It is one of the most famous beaches on the Brazilian coast, especially among the surfing community. Its location 2.5km ocean beach of white sand, with waves have made it a favorite among Cariocas surfing. Today it's a deserted beach with no buildings, and there's only food and beverage service during summer. Islanders come with their beach coolers loaded with soft drinks, beer and food to sell to surfers and swimmers. Swimming can be a bit dangerous because the currents are very strong , but it's shallow enough that if you're cautious if you want to cure a hangover. It's reached by a path from Abrao. You can ride a bike, about 8km, or go by boat.
To get to Ilha Grande you have to take a boat in Angra dos Reis, and this allows you to reach Abrao, the capital of the island, giving us an idea of what that is truly undeveloped tourism, as it consists of a few streets, many of them unpaved, and most lodges are scattered along the beach or in the hills. I stayed at the HI hostel on the island, on the mountainside, but it was only a 5 minute walk from the village, very nice with an amazing view, not to mention the "café da Manha". The summer is wonderful and filled with locals, so I recommend visiting between March and November, as it is much quieter and the prices are much, much lower. My trip was in the middle of April and even though it is considered to be their winter, the temperature was great.
Due to fishing that has made it the second largest economy after Abrao, Ilha Grande, it is one of the most populous cities. When we arrived, people looked at us questioningly and seemed very unfriendly, which is something rather strange in Brazil. This city's population belongs to the Evangelical community and they are quite reluctant to accept tourists because they believe that tourists bring bad things to the city. It is very difficult to make friends there if you are not evangelical. The owner of the inn where we were stayed had been living for 5 years in the city and didn't know many locals. Proveta has had electricity since 2002, and with it have come some advances that evangelists consider evil, such as television. The beach is wonderful, semicircular, and several palm trees hang like a swing over the water.
There are two options to get to this beach: by boat or across all Ilha Grande from Vila do Abraão through a path. It's not as well-known as other beaches like Lopes Mendes (perhaps because of its inaccessibility), Dois Rios has clean water, it's quiet and there are less people in the water. Nearby you can visit the old prison, with two exhibits, one devoted to the prison and the other is objects made from recycled materials.
The last day of my ten day trip to Ilha Grande was quiet, enjoying the beaches and Pouso Palmas, which are on the way to Lopes Mendes from Abrao. The beaches that make up the bay are Grande de Palmas, Mangues, Pouso, Aroeira, Recife and Isla de Palma. In Las Palmas they still have the remains of cannons and ruins of the Ilha Grande era which was one of the strategic defense points of Rio de Janeiro. It was a pretty important town, but today it's a small settlement where they don't even have electricity. Palmas Beach has a campground that is very popular in the summer and small stores that sell drinks and sandwiches. Most of the inhabitants are fishermen, but there are some inns for visitors.
We arrived at Parnaioca after walking down the Praia do Demo, named for the slippery rocks where if you slip you go "straight to hell", then we came to the do Sul and Leste beaches, which are separated by a rocky islet and a lagoon. It's an absolutely fascinating landscape with 4 km of white sand with extremely restricted beach access due to the biological reserve rules. The beach is 1 km long but the sand isn't much compared to the other beaches we passed. You can stay in a campsite near the gorgeous Parnaioca river. There are remains of old plantations where slaves worked the cassava and coffee fields. Today not many people live here.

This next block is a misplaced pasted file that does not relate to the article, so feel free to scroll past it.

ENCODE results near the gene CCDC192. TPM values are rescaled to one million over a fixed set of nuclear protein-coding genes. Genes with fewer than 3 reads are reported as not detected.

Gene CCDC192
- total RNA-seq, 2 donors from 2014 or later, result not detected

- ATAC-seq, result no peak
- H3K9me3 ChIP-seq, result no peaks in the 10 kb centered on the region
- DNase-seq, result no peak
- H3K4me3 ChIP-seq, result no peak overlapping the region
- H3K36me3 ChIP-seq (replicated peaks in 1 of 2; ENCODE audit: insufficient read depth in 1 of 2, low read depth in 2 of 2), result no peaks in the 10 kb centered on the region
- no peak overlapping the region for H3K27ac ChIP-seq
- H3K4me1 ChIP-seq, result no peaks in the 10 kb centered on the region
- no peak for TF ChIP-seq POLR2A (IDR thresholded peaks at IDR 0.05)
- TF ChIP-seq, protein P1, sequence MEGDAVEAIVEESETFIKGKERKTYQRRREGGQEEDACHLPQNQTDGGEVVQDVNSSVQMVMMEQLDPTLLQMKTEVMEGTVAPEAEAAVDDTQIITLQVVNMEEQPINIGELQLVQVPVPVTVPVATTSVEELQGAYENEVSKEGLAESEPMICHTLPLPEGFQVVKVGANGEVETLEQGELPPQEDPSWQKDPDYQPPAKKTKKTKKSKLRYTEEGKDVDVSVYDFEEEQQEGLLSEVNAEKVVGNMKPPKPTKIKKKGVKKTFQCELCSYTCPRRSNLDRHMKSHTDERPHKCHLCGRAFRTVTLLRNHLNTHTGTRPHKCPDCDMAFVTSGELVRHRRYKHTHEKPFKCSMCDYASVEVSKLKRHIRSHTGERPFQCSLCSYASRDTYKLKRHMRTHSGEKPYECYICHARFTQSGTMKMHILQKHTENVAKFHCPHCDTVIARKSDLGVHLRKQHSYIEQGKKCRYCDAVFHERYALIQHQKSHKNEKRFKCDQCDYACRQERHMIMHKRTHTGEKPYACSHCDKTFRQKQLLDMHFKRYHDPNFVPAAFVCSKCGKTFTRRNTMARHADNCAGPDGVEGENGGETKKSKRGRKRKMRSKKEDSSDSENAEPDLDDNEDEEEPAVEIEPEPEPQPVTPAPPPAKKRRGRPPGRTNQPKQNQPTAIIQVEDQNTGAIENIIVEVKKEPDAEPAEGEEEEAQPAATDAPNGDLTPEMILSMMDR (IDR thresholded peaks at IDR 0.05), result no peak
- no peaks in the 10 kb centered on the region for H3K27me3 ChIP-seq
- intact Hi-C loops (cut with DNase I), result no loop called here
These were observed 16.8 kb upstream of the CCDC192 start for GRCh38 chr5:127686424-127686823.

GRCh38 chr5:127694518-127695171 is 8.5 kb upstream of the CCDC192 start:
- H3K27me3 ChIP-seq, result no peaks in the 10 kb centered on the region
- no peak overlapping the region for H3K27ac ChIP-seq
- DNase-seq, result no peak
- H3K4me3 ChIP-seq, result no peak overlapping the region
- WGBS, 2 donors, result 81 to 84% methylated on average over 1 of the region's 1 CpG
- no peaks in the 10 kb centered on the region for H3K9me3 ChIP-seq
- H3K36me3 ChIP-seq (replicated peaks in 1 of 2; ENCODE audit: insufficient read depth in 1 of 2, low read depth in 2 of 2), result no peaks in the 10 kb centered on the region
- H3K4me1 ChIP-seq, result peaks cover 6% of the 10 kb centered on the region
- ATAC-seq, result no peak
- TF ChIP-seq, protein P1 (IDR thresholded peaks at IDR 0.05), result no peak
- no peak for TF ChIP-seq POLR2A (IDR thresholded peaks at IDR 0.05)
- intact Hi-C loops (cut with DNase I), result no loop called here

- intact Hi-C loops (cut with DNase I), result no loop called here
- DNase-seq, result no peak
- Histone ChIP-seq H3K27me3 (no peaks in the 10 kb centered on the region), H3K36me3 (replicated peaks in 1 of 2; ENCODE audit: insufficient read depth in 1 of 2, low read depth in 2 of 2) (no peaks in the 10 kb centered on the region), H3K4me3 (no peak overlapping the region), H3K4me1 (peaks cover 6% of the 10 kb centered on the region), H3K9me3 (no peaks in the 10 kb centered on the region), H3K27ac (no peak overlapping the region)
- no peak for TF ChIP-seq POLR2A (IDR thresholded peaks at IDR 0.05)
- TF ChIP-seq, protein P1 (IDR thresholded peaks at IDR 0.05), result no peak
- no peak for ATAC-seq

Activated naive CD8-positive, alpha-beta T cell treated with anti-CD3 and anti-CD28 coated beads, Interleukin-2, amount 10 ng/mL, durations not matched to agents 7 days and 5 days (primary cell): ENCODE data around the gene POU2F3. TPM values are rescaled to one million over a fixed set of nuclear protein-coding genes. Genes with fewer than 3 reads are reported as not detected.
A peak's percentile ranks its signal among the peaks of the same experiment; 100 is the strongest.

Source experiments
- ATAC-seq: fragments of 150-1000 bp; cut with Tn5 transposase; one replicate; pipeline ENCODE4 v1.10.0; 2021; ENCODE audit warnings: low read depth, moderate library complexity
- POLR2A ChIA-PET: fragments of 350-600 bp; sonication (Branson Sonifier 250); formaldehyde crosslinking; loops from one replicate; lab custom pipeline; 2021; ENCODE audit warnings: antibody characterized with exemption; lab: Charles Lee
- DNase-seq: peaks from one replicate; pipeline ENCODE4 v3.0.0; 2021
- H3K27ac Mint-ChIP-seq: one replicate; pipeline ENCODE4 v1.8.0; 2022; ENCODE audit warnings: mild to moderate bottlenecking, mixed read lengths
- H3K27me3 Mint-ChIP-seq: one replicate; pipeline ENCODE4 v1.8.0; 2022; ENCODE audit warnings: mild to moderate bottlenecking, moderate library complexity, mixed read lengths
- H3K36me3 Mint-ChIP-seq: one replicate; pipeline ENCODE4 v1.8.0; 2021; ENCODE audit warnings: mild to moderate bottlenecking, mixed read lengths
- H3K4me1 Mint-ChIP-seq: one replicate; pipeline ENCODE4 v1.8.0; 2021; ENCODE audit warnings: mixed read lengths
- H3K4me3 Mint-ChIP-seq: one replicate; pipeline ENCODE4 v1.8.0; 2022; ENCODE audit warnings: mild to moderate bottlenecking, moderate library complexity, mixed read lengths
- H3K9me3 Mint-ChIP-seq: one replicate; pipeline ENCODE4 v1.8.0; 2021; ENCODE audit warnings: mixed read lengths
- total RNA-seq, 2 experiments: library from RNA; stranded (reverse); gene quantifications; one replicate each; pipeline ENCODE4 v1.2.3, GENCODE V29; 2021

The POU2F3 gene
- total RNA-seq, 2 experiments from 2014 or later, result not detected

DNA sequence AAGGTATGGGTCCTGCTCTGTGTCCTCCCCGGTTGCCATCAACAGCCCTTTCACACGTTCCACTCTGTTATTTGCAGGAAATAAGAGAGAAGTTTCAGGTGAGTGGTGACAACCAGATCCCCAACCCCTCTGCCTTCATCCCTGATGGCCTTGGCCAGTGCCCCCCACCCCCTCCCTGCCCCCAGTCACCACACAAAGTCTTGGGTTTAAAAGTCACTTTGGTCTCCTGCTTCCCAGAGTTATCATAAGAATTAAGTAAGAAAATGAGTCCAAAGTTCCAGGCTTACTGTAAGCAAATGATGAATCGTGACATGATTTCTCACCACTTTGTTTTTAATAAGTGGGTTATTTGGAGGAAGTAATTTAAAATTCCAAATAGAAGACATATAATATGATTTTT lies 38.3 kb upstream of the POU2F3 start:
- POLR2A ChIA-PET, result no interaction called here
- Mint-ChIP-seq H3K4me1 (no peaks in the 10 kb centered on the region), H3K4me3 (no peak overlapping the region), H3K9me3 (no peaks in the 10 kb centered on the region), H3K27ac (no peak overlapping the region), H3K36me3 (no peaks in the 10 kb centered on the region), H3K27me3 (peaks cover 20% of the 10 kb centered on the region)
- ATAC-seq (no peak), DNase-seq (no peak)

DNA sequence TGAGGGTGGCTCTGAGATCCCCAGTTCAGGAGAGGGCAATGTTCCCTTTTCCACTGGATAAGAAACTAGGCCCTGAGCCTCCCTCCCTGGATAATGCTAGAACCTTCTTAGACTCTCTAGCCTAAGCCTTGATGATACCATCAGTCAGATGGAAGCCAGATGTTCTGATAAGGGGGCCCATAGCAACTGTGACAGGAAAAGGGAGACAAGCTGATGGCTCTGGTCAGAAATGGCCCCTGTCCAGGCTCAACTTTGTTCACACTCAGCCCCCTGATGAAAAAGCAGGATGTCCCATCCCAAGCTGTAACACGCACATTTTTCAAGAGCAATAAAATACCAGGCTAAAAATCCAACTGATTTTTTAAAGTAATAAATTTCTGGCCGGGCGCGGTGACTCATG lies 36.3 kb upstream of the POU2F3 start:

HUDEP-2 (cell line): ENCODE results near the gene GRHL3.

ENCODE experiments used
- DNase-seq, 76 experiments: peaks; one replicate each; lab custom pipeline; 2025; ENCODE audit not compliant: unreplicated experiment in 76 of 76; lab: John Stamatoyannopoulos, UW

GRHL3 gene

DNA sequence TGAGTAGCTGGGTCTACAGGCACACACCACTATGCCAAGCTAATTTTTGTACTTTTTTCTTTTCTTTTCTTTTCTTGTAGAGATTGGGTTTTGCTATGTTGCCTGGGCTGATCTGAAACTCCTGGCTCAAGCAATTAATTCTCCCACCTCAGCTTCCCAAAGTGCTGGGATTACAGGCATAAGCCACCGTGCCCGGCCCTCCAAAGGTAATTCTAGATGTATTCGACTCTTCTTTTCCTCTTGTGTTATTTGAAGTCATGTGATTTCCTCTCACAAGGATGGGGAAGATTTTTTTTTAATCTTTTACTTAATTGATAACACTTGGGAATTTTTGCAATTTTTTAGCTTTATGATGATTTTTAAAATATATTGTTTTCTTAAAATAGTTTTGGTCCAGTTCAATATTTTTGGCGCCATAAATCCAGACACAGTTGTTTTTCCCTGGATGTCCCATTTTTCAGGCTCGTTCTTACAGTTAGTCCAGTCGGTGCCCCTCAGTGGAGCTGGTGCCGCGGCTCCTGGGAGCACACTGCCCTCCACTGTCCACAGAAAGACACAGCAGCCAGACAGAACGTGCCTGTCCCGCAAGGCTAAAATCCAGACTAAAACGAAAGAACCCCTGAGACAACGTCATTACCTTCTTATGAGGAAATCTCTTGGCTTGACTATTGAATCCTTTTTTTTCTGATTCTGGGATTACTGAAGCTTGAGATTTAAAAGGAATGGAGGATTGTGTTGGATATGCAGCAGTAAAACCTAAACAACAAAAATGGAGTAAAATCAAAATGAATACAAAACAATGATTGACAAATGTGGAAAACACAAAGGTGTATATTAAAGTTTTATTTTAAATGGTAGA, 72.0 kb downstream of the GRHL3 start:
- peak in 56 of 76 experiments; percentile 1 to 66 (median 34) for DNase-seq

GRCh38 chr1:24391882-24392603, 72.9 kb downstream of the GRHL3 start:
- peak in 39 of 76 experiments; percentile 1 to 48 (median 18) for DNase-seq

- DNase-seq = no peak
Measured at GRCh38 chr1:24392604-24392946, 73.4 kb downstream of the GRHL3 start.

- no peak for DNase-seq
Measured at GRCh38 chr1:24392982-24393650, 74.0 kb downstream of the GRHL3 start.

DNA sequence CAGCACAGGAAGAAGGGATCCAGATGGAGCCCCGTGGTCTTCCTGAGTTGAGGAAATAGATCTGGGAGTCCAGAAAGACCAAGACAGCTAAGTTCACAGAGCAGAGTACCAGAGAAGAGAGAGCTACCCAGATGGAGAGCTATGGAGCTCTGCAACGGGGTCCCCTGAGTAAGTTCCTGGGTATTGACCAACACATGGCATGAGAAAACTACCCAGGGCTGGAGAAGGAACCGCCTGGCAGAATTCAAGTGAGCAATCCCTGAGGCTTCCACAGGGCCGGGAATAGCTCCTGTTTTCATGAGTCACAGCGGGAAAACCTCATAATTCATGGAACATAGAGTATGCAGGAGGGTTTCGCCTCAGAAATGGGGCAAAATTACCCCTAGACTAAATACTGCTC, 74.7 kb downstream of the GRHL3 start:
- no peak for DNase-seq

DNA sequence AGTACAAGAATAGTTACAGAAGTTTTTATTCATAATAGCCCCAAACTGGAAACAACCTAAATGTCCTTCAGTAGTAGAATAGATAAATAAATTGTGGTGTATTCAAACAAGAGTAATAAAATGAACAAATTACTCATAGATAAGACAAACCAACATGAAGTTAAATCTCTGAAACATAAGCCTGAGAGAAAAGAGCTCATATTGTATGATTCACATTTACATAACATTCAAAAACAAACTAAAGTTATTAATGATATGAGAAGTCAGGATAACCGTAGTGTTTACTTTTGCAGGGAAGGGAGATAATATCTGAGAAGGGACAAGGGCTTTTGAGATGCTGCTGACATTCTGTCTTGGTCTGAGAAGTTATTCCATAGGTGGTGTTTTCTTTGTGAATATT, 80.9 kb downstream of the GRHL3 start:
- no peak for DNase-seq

Ilha Grande has no roads or motor vehicles, so the only way to get around the island is by foot, mountain bike, or boat. There's a lot of humidity so you should drink plenty of water to avoid dehydration. The water of the island in generally good, but since there are pets and livestock it's a good idea to boil or treat it. The Bay and Bananal lookout point are about 15 km from Abrao, and were the first legs of my trek around the island. It couldn't have been a better choice because we took a fantastic swim in the bay and watched the spectacular sunset. En route we passed some beautiful beaches, such as the inlet of the stars, Feiticeira, Saco do Ceu, parish of Santana. It is best to camp because there are only a few lodges on the way back to the island, but sometimes we do stay in family homes. You can also buy food at grocery stores in the small towns or directly from the peasants.
Acaia is a very special place, a flooded cave which is accessible through a small crack in the rocks, due to high humidity you need to be very careful when you go down and you have to crawl as the space is less than a meter tall. Not a place for the claustrophobic, but the reward is that water is phosphorescent thanks to the light from the underwater access. Input functions as a lung when the sea is moved, the waves enter the cave and the air is pushed out as a small canyon entrance slit. The process is reversed when the tide goes out, there's a water vacuum effect within the cave, even though there was not sun when I visited it was spectacular. The sea shines with amazing turquoise color, and the sound of the waves envelope you. It's pity that we couldn't take the good camera down because water condensation and the moisture would jeopardize it. We spent a long time inside the cave, wearing a headlamp and that helped us to suffer from claustrophobia, then we approached the of the cave, it was a very rocky area.